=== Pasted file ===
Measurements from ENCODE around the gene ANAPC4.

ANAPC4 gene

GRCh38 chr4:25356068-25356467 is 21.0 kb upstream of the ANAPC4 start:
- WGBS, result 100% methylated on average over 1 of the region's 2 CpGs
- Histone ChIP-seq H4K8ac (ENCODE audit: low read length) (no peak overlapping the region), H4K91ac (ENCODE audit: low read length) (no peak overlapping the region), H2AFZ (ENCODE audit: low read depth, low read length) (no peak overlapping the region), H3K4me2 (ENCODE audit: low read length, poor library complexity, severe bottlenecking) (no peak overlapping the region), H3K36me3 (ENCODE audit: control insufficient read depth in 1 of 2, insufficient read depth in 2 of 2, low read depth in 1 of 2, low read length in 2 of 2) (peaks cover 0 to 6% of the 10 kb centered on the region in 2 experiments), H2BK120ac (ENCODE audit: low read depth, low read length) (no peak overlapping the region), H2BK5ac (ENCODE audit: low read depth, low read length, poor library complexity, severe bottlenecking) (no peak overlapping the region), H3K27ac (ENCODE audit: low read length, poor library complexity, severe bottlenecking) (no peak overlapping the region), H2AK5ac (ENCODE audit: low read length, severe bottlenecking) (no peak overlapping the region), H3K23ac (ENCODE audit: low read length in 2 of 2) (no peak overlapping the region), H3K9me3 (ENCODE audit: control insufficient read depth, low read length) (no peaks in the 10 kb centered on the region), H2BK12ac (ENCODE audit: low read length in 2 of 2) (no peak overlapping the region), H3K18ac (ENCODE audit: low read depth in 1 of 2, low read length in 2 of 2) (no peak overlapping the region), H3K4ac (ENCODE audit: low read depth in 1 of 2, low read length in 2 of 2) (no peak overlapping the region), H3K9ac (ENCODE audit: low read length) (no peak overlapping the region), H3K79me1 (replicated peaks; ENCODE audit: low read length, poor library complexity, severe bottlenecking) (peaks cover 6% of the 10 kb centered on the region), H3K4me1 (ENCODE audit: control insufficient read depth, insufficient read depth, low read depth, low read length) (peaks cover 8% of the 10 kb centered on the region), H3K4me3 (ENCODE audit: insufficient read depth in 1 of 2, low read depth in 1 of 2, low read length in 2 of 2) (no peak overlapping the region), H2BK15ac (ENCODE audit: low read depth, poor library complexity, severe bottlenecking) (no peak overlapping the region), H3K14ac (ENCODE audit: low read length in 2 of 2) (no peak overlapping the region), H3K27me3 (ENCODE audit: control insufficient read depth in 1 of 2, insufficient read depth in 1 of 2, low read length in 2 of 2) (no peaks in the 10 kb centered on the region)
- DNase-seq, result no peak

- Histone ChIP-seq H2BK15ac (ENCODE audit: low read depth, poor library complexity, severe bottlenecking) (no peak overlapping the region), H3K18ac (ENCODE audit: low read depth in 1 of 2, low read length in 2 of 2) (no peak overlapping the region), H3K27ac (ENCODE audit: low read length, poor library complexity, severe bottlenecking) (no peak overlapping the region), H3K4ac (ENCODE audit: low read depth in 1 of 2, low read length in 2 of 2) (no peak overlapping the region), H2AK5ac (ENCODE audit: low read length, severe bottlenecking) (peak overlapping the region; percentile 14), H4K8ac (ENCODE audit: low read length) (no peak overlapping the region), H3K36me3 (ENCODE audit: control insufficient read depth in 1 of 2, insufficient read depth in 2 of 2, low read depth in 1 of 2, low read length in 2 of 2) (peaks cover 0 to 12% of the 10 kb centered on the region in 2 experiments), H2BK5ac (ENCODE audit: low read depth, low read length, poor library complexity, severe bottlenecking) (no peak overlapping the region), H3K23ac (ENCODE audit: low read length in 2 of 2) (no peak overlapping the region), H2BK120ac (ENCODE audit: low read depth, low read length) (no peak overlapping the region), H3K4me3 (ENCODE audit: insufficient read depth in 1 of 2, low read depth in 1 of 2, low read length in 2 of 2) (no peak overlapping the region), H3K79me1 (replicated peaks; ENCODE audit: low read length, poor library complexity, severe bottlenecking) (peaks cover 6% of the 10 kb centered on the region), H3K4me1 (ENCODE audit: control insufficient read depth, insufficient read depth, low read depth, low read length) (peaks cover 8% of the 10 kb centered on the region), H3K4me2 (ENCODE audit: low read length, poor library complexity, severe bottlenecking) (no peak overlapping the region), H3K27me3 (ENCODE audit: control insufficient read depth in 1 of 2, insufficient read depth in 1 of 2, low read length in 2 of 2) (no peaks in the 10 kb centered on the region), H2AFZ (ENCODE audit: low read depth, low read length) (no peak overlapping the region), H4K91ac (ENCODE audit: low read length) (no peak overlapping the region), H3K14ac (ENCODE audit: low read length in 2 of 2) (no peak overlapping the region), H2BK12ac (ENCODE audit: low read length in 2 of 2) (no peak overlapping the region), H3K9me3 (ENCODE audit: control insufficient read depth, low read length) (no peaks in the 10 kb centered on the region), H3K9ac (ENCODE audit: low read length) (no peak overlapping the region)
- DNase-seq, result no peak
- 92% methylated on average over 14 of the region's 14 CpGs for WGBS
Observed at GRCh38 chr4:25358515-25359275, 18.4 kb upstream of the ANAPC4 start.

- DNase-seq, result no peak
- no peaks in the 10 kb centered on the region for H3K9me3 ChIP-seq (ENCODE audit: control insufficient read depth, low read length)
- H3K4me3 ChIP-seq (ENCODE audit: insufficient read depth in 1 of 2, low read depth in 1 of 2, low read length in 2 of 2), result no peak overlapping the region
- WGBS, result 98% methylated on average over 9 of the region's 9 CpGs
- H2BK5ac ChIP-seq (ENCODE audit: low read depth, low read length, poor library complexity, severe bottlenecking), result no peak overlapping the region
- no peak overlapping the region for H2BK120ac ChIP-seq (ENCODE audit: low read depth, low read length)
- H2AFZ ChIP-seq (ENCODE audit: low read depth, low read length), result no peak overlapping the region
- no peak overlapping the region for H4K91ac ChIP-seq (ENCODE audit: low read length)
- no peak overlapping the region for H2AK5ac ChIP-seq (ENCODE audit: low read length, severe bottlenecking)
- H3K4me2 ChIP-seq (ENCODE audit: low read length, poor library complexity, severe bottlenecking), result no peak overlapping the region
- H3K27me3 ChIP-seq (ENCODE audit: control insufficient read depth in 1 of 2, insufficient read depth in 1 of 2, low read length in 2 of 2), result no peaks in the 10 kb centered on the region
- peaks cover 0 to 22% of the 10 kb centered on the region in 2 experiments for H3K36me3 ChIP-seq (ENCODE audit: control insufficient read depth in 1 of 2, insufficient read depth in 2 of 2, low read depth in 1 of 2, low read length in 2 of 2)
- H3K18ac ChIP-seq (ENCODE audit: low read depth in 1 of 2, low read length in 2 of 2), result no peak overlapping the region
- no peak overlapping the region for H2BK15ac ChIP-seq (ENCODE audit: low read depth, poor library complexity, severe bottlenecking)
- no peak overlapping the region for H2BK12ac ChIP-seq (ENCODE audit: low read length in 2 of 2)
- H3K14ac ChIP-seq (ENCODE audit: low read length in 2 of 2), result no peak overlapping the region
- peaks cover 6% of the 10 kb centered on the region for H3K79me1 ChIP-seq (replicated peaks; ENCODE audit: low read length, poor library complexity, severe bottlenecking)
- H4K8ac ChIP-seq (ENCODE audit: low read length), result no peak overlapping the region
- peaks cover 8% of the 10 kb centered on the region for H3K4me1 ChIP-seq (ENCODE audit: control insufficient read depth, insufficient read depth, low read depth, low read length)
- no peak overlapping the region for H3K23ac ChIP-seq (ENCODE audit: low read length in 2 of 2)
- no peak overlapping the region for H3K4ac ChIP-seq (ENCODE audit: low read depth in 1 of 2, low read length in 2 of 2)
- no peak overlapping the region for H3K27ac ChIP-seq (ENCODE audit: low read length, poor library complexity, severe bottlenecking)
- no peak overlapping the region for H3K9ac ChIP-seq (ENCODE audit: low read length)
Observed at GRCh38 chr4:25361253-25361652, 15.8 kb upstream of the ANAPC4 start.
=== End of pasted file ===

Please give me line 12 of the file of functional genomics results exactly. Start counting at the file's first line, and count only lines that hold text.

- no peaks in the 10 kb centered on the region for H3K9me3 ChIP-seq (ENCODE audit: control insufficient read depth, low read length)